In 1962 Hadley retired to Heacham in Norfolk. He wished to pursue his interest in folk song collection. However, he latterly struggled with throat cancer and this caused many of his activities to be suspended. Patrick Hadley died on 17 December 1973 at King’s Lynn. He was 74 years old.
Text from the Wikipedia website
Patrick Hadley was influenced by the music of Frederick Delius and also to a certain extent folk music. But there were other non-musical influences in his life too – Ireland and Norfolk gave him a profound sense of landscape and location.
His output was limited. He found the business of composing quite exhausting. Most people think of Hadley as composer of one or two church anthems – I Sing of a Maiden and the mildly erotic My Beloved spake. The catalogue shows a wide variety of musical forms – from a Symphonic Ballad to incidental music for the Twelfth Night. However, there are no cycles of symphonies, concerti or string quartets.
He maintained throughout his a career a sense of the lyrical. Not for him was the experimental music of the Second Vienna School. He had an exceptional understanding of how to set words to music. Much of his music is meditative and quite inward looking. One is left wishing he had written more music for chamber and orchestral forces. Much of Patrick Hadley’s music seems to evoke the English and the Irish landscape. This is sometimes overt and sometimes intangible. However it is always done in a very subtle and beautiful way.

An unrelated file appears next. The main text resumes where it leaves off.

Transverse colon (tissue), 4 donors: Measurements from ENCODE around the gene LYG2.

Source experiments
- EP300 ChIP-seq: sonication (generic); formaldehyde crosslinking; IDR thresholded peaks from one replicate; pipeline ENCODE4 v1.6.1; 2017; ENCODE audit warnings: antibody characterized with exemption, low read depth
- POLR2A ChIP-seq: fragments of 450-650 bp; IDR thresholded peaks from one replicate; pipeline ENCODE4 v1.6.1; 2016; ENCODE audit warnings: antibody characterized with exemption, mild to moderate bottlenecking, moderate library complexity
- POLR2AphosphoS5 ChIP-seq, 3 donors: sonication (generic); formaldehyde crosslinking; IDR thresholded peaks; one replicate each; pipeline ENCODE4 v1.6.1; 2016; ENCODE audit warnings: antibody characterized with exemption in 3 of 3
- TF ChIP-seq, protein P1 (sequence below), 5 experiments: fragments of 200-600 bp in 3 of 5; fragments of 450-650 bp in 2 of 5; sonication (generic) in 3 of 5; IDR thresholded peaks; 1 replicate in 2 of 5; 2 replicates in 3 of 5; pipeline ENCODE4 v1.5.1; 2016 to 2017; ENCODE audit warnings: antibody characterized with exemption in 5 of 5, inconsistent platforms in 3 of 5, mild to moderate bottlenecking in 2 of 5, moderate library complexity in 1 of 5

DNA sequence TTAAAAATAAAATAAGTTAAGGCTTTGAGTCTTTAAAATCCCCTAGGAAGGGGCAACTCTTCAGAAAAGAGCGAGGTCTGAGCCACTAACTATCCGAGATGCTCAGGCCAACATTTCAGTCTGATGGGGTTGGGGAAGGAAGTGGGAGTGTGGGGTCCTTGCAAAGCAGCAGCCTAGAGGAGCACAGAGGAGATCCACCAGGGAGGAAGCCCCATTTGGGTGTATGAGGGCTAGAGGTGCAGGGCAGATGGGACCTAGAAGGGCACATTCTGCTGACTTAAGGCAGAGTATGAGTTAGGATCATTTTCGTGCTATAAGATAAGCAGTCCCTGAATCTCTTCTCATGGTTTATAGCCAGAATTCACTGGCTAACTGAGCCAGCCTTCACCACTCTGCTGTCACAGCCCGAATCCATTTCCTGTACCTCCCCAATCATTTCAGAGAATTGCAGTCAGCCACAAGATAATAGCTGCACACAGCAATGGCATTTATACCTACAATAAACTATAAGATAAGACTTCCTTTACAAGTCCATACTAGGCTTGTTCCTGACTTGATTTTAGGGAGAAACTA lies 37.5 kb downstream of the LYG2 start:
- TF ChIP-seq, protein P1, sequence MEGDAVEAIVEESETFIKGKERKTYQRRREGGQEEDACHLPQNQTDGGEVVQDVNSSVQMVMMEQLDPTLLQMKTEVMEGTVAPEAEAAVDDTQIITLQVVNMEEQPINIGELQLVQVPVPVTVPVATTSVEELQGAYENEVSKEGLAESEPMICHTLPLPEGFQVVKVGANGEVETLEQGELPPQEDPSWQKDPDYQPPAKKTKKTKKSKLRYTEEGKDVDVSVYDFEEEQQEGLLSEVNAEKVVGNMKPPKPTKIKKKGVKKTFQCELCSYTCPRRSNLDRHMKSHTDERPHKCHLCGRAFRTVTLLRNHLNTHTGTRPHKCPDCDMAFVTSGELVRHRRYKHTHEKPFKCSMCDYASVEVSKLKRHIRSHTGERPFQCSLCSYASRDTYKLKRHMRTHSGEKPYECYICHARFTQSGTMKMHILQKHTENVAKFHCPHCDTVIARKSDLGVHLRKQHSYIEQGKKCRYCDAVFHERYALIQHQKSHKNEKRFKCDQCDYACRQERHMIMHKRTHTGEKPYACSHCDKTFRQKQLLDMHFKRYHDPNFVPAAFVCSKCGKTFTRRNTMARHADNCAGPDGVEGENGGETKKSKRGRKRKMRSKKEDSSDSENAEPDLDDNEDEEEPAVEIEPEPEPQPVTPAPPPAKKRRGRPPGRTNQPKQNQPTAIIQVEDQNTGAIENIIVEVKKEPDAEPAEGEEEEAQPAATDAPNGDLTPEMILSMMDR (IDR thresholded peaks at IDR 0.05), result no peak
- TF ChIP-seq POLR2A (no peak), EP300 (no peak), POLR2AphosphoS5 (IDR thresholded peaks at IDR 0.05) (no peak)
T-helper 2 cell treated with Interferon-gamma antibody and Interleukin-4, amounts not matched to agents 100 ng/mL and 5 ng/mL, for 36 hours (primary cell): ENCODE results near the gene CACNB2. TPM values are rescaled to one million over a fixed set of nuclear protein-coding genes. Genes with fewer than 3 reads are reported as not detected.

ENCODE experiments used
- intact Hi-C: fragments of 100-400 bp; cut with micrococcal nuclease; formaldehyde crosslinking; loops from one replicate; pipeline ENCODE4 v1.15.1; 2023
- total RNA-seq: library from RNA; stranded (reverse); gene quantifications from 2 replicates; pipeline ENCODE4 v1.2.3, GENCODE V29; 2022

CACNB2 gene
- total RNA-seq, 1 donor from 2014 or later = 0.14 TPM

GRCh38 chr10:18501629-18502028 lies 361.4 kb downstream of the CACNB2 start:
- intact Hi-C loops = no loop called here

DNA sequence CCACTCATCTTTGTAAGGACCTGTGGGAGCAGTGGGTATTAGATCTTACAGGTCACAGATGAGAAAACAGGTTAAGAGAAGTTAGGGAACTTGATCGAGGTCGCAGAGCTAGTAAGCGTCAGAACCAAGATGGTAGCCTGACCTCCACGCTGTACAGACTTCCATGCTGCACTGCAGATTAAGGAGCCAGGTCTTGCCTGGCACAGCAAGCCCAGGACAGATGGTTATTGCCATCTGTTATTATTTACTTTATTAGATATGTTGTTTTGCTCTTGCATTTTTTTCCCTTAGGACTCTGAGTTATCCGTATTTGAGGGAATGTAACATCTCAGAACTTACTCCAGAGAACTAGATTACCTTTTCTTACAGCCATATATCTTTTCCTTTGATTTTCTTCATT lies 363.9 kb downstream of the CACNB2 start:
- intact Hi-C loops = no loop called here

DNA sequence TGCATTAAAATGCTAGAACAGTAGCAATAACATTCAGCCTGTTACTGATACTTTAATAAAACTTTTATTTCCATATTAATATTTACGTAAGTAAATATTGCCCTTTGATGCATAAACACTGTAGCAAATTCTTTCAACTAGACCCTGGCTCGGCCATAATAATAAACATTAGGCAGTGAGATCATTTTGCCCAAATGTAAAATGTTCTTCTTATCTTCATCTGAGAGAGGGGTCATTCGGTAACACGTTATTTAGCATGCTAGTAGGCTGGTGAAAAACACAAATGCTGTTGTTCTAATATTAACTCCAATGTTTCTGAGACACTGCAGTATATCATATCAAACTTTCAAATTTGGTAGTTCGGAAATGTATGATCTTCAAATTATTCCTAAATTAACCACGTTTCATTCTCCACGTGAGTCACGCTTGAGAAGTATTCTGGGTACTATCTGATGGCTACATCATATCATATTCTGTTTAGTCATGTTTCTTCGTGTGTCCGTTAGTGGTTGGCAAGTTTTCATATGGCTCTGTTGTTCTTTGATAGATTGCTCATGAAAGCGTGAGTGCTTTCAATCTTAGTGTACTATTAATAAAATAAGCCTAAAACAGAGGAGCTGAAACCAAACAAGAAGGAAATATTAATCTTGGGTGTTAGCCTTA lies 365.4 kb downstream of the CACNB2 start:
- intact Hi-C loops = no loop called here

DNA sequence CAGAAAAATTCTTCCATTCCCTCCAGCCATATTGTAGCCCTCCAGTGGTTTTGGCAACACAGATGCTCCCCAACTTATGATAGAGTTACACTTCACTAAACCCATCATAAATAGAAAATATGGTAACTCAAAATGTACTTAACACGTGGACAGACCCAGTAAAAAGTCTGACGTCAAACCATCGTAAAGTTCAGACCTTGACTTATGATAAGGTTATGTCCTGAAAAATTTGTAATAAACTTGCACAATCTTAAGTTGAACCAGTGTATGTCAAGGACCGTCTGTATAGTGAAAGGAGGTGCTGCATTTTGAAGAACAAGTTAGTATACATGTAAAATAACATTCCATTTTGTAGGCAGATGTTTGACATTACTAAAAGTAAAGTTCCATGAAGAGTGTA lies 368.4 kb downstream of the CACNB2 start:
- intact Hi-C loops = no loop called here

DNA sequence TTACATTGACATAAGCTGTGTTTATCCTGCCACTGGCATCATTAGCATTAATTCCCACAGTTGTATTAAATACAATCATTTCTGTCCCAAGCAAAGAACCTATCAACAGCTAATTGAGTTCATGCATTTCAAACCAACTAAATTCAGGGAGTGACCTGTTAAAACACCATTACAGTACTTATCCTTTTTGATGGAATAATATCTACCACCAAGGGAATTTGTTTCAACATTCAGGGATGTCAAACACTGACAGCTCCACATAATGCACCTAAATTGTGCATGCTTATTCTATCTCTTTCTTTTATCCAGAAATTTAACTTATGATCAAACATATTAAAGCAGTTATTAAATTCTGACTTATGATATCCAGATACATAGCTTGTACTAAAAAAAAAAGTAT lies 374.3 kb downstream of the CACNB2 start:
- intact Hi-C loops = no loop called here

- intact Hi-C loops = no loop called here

One of Hadley’s undoubted masterpieces is the Symphonic Ballad – The Trees so High. This is a large-scale setting of the folk song of that name for baritone, chorus and full orchestra. The work is in four movements and it is only in the last, that Hadley deploys the chorus and soloist. It is in this movement that Hadley quotes the folk-song in its entirety.
The Hills was completed in 1944 and is perhaps the finest of Hadley’s cantatas. The others two being Fen and Flood and Connemara. It has strong personal links with the composer’s life, dealing with the meeting, courtship and marriage of his parents. The landscape described is Derbyshire and this is well reflected in the music. One is reminded, perhaps of Delius’ Mass of Life.